Barac was followed by Cap, who completely blew our minds. It was at this point when I understood why Sunwaves was considered such a unique festival. Although I’d been partying in various places in Europe (Paris, Berlin, etc.), I’ve never felt such a strong connection between the DJ, the crowd, and the environment. Everyone had a big smile on their faces and danced like never before. Some people were dancing on bare foot in the sand. It was a rare moment – to hear such a coherent and groovy set. Finally, around 10, my legs started to ache so I went home.
We followed the same game-plan on Sunday night, and at that point you could feel that it was really Sunday: Most of the lights were out and only 2 scenes remained open. In one of the tents, Dubfire was kicking it with a straightforward mix of techno and tech house, while in the other wooden tent, all the lights were out and the floor was packed. This is where we decided, again, to spend the night. Seduced by Rhadoo’s minimal sound. I believe he’d been playing from 11pm, and his set remained dark and trippy until the sun started rising. Slowly, following the course of the sun, the mood became more positive. Just like the day before, things got groovier.
You could feel that it was the third day of the festival. Some people looked less energetic and many were resting, or even sleeping on the sand. The vibe was still there though, and the dancers kept the big smile on their face each time Rhadoo released the bass.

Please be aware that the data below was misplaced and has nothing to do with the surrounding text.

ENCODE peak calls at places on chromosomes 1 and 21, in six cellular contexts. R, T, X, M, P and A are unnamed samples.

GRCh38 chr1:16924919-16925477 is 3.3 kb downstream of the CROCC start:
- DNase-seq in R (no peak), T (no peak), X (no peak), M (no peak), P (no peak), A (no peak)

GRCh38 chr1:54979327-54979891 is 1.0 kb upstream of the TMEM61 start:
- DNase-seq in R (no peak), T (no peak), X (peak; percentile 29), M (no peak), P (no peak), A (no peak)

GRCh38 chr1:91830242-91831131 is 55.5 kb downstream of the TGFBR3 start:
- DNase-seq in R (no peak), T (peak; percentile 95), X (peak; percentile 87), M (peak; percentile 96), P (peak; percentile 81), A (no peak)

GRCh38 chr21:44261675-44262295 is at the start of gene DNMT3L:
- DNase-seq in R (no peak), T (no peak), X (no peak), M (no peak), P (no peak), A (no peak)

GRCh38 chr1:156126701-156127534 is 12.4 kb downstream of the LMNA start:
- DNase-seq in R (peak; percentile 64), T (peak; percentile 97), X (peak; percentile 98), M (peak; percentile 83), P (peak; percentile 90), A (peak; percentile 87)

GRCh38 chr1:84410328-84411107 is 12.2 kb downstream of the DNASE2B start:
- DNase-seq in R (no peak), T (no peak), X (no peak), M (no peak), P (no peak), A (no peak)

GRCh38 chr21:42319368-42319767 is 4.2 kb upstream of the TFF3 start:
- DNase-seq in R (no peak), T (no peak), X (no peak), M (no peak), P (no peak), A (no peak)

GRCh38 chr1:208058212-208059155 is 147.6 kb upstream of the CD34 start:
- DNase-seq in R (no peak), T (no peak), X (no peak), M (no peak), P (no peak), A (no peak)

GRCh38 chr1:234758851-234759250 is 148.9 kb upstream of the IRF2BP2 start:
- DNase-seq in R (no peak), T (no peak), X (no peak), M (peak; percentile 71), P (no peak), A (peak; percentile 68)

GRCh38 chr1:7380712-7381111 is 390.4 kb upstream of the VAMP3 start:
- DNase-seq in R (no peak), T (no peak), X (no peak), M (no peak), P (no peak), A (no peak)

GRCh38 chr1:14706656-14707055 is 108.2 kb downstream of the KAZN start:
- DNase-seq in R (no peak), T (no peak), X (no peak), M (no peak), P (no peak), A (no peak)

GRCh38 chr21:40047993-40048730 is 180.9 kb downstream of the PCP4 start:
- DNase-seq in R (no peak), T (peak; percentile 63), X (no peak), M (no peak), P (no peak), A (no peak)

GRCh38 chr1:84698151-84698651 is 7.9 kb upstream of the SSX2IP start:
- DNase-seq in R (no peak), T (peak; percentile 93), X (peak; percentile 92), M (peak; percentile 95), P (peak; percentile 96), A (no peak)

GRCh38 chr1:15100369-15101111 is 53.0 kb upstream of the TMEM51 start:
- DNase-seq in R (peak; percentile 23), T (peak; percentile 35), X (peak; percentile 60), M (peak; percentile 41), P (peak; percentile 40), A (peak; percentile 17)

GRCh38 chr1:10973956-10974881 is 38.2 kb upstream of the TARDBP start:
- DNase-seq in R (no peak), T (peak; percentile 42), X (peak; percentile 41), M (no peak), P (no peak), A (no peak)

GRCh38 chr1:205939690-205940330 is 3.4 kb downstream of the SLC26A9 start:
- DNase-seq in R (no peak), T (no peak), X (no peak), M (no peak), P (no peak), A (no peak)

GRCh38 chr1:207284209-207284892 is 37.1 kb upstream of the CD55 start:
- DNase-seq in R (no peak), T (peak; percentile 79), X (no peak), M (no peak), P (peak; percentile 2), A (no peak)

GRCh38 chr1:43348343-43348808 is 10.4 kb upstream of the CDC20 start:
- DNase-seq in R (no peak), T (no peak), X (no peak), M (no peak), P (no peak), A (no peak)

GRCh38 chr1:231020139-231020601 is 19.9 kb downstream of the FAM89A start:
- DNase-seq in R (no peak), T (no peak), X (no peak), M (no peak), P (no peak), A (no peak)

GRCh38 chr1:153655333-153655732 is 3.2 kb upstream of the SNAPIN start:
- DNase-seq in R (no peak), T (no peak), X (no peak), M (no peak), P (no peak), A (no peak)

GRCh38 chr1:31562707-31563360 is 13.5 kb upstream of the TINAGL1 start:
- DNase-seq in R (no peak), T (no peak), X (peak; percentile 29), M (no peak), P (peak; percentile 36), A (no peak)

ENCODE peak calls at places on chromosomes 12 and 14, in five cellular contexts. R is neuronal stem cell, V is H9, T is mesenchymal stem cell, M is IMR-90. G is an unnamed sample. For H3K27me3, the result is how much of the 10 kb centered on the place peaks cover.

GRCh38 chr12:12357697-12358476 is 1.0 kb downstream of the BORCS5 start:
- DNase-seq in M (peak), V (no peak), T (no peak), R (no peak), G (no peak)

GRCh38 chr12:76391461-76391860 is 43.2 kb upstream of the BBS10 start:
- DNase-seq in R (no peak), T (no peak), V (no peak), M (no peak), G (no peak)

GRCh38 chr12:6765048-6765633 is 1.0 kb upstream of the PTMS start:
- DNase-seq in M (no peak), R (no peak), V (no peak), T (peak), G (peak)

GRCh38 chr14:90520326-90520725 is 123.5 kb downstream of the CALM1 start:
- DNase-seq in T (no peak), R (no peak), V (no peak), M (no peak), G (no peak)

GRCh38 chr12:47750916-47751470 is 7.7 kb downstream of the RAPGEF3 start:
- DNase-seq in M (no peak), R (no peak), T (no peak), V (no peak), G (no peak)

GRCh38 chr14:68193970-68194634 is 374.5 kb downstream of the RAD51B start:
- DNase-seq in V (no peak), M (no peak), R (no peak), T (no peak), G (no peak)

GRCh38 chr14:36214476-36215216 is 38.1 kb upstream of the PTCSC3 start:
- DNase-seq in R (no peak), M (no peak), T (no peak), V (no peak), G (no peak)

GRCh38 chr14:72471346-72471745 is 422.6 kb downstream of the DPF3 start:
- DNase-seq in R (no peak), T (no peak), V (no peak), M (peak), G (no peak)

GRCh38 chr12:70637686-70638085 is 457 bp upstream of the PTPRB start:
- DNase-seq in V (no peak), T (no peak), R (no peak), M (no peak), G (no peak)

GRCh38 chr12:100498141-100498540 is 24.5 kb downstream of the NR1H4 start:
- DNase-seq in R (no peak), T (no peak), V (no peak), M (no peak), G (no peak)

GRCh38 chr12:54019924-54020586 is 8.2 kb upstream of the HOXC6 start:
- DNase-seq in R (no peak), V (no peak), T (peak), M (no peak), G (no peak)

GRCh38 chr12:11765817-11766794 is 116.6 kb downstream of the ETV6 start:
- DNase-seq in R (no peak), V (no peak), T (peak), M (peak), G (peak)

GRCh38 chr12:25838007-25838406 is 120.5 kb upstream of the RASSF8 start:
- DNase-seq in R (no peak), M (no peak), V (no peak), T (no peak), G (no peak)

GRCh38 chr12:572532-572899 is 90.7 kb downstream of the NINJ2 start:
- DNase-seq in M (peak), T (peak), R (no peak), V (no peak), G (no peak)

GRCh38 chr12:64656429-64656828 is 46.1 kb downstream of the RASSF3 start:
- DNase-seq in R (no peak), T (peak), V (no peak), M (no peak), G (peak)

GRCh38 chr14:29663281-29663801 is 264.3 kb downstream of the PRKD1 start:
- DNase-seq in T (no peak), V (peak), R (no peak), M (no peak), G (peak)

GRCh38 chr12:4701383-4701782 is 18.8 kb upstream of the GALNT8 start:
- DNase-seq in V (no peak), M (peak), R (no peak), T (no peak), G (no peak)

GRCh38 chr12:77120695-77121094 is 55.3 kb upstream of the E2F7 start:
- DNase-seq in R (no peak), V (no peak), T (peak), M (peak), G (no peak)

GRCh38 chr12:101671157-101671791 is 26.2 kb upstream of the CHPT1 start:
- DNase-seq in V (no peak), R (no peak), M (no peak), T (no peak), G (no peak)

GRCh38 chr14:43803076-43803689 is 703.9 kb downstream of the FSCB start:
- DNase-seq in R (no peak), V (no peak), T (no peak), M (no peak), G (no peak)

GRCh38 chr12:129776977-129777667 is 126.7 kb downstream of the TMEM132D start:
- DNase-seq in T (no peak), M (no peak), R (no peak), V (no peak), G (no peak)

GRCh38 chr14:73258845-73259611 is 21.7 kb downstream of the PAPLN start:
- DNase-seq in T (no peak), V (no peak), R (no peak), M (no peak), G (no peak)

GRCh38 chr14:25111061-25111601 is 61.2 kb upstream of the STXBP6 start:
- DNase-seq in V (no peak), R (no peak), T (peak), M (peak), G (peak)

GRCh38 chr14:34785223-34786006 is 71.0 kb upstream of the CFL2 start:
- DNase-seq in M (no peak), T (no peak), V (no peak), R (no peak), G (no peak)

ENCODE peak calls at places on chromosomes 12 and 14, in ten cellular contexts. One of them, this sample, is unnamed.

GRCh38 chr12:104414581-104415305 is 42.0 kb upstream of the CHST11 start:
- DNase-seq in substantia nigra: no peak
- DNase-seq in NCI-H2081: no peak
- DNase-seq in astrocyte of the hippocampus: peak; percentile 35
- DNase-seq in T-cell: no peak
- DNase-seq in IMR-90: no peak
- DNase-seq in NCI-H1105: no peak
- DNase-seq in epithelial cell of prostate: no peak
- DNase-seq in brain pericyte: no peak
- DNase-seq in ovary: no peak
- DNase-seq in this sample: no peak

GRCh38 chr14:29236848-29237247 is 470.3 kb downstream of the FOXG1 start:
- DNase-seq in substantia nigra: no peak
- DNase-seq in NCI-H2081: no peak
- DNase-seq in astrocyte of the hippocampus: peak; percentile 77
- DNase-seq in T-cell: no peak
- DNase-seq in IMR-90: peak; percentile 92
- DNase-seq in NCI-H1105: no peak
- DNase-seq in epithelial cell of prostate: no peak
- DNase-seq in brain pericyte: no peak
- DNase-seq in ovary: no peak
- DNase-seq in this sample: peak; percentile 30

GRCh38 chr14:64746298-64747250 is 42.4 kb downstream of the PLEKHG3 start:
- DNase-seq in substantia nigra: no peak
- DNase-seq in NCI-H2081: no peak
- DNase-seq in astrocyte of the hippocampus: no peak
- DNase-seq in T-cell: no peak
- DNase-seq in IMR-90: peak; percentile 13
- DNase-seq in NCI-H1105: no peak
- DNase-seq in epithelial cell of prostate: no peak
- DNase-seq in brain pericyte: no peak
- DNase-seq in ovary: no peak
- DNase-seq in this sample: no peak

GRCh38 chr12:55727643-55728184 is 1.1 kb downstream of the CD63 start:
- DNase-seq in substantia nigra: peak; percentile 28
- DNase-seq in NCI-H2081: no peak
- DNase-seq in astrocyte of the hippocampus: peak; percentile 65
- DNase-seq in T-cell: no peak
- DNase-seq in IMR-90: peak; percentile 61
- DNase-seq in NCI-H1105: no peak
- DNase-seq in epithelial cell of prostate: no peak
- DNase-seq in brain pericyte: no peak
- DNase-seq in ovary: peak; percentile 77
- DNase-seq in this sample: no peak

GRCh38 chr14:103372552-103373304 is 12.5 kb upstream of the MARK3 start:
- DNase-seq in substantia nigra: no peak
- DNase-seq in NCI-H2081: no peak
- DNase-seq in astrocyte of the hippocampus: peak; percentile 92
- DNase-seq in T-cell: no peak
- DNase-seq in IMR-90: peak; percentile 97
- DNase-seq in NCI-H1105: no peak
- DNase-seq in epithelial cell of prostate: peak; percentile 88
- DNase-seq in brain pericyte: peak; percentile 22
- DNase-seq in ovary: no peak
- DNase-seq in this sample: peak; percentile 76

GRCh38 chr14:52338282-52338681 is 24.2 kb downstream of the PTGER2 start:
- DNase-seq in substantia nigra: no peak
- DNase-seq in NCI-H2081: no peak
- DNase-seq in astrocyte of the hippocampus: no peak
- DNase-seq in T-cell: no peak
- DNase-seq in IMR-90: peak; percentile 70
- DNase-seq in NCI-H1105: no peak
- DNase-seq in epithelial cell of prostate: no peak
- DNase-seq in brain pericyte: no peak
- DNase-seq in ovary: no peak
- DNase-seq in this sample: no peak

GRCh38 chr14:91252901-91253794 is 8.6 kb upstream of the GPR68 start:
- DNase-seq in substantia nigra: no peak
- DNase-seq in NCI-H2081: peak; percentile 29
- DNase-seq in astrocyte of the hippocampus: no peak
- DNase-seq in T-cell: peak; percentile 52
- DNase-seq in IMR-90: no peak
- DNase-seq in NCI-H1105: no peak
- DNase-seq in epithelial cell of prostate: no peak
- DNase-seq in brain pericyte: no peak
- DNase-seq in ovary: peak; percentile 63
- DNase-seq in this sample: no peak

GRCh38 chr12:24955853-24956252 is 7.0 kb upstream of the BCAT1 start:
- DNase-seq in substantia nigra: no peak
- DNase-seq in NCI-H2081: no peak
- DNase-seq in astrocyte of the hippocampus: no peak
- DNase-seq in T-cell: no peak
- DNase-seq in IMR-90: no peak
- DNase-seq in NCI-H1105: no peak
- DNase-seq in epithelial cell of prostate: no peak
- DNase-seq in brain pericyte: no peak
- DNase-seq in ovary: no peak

When we left that morning, we weren’t sure how much longer the scene was going to last. Would we be able to come back one last time? Part of the installations were already being dismantled and some of the bars were closing down. Nevertheless, we came back. Monday night, just a few hours before leaving Mamaia, we returned to Kazeboo Beach for a final dance.
Behind the decks, Herodot and Gescu were dropping the final tracks of the festival. There were perhaps about 300 people left on site. Everything was shut down except for the wooden floor and its bar. No more security, no more toilets. The sky looked threatening as lightning bolts began flashing in the sky, but that didn’t stop people from dancing. After more than 72 hours of music, the festival still felt extremely special. After 2 hours, we left. Shortly after that, it started raining.
The most impressive thing yet, for me, was that nothing about this festival seemed to have been planned. When the festival began, some of the floors were unfinished and at some point, some of the bars were out of drinks. There were no trash bins, and after 3 days, bags were piled up by the toilets. Though none of these things would be expected at a French music festival, I didn’t see anything go wrong at any point. No angry people fighting, not an ounce of tension in the air. To sum it all up, one guy at Sunwaves said to my friend, “If you are here, I know it is because you listen to good music,” and I believe that this is what makes the vibe so special. Every person who attended the festival was there for the music, and because they loved the DJs who were playing. You wouldn’t have seen a single person waving their country’s flag or screaming, “Ole! Ole!” every 5 minutes. To sum it all up, I believe Sunwaves gives you a glimpse at what you would expect a good party to be like.